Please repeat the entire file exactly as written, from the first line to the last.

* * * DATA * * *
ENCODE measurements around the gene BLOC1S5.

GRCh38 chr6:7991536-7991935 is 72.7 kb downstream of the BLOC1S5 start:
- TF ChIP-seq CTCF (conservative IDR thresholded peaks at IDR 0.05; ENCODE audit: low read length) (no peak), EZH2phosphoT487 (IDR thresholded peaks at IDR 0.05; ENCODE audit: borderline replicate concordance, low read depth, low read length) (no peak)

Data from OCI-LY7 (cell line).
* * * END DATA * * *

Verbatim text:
ENCODE measurements around the gene BLOC1S5.

GRCh38 chr6:7991536-7991935 is 72.7 kb downstream of the BLOC1S5 start:
- TF ChIP-seq CTCF (conservative IDR thresholded peaks at IDR 0.05; ENCODE audit: low read length) (no peak), EZH2phosphoT487 (IDR thresholded peaks at IDR 0.05; ENCODE audit: borderline replicate concordance, low read depth, low read length) (no peak)

Data from OCI-LY7 (cell line).